Time is limited. How much of yours is spent acquiring, processing, and cleaning data?
The answer is probably “too much.” When the success of your projects (and by extension, your job) is dependent on a foundation of reliable, high-quality data, it’s important to get it right.
Fortunately, quality data is our raison d’être. Read on to find out how we save data scientists time, money, and headaches with our data science tools.
Data scientists face a massive number of challenges, from building accurate models to getting buy-in from stakeholders. We can’t make your CEO trust your recommendations (sorry), but we can help with the basic need of all data scientists: clean data.
Anyone in the data game knows that 99% of your time can be devoted to finding the right datasets, cleaning and standardizing the data, and testing it to make sure it fits your use case. This doesn’t leave much time for finding actionable value from the data (i.e., the thing you get paid to do) – especially on a tight deadline.
Skip ahead to the valuable 1% with data that is pre-cleansed, standardized, normalized, and flexible. Here are a few of the reasons data scientists love our data:
Once cleansed, data is integrated into our system, where we remove errors with machine learning. The Intrinio Engine is a human-led AI framework built to normalize and standardize financial data from multiple sources, historical and real-time. Our algorithms evaluate millions of data points for error risk every day and take appropriate action. High-risk data is flagged by default and sent to our Q/A teams. Intrinio’s data framework eliminates the need for time-consuming and error-prone manual standardization.
Recently, we added SDKs for R and Python to simplify data access. The Python SDK has a built-in object method in almost every endpoint that allows the use of the Pandas SDK. The R SDK has built-in functionality for the RStudio integrated development environment (IDE) that provides recursive unwrapping of the return object for simple display of data in a data table. Combining this with the built-in graphing functions has produced interesting graphs with just a few clicks.
Raise your hand if you enjoy reaching out to vendors, downloading test data, realizing it doesn’t work for you, and hitting restart on the process. Trust us – there’s an easier way. When you sign up for a free Intrinio account, you get access to our sandbox environment, with more than 10 million data points. Experiment with nearly our entire data catalog, build out your proof-of-concept, and then easily transition to a production environment when you find the right data for your needs.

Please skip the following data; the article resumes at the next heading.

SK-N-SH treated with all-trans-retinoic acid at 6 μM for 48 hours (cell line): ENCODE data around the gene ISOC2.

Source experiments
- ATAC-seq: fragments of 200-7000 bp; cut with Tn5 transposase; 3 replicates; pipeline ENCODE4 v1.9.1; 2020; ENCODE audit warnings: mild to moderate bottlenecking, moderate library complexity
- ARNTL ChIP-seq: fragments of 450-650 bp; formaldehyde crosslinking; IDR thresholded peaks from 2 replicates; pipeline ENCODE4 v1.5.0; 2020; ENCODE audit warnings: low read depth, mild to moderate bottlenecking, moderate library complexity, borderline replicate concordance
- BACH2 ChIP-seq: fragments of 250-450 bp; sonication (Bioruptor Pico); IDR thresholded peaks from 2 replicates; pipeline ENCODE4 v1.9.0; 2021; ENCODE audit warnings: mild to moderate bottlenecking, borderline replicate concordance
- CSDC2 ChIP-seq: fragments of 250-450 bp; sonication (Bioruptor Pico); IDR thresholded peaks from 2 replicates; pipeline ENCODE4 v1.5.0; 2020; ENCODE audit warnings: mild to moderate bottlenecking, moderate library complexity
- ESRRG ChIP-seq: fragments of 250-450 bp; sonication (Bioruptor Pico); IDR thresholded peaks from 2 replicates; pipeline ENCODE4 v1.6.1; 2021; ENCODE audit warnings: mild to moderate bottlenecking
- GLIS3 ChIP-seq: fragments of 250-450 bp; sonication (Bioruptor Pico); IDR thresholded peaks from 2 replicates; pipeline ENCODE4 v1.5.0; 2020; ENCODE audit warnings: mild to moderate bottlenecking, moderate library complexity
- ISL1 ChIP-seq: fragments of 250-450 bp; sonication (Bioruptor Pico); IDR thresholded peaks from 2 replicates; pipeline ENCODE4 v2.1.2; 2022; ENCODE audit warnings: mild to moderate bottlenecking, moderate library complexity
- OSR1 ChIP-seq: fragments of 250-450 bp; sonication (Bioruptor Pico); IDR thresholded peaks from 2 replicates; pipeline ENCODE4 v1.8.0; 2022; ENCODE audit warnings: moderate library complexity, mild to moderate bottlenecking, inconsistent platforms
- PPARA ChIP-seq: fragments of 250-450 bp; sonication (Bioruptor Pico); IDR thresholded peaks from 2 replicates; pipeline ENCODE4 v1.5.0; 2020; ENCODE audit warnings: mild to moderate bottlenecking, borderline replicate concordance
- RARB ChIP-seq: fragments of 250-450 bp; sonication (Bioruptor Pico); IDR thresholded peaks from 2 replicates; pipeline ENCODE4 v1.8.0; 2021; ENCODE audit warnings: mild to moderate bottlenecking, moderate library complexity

We want people to hit the ground running with our data, which is why we provide tons of avenues for support. Find the answers to your questions – or learn how to get started – with our extensive documentation. Venture into the user community to leverage the knowledge of your peers. Launch a live chat with our customer success team in one click. Or submit a ticket to our data quality team with our built-in ticketing system. Your time is valuable – why wait around for help?
From September 2018 to July 2019, nearly 3,000 data science teams competed in Two Sigma: Using the News to Predict Stock Movements. The global data science competition, which was jointly sponsored by Kaggle and Two Sigma, attempted to answer the question: can we use the content of news analytics to predict stock price performance?
As the competition’s website noted:
“The ubiquity of data today enables investors at any scale to make better investment decisions. The challenge is ingesting and interpreting the data to determine which data is useful, finding the signal in this sea of information.
By analyzing news data to predict stock prices, Kagglers have a unique opportunity to advance the state of research understanding the predictive power of the news. This power, if harnessed, could help predict financial outcomes and generate significant economic impact all over the world.”
Participants use two sources of data for the competition:
This unique competition encouraged collaboration among some of the brightest minds in data science. In the first stage, entrants trained their models in Kaggle Kernels and submitted their two best algorithms. In the second stage, entrants and spectators watched as the weekly leaderboard unfolded. Winners received a total of $100,000 worth of prizes, with the first-place winner, Renjie Qian, taking home $25,000.
We believe in the power of data scientists to solve massively complex problems – which is why finding accurate and clean data should be the easy part. Ready to test out Intrinio’s platform for yourself?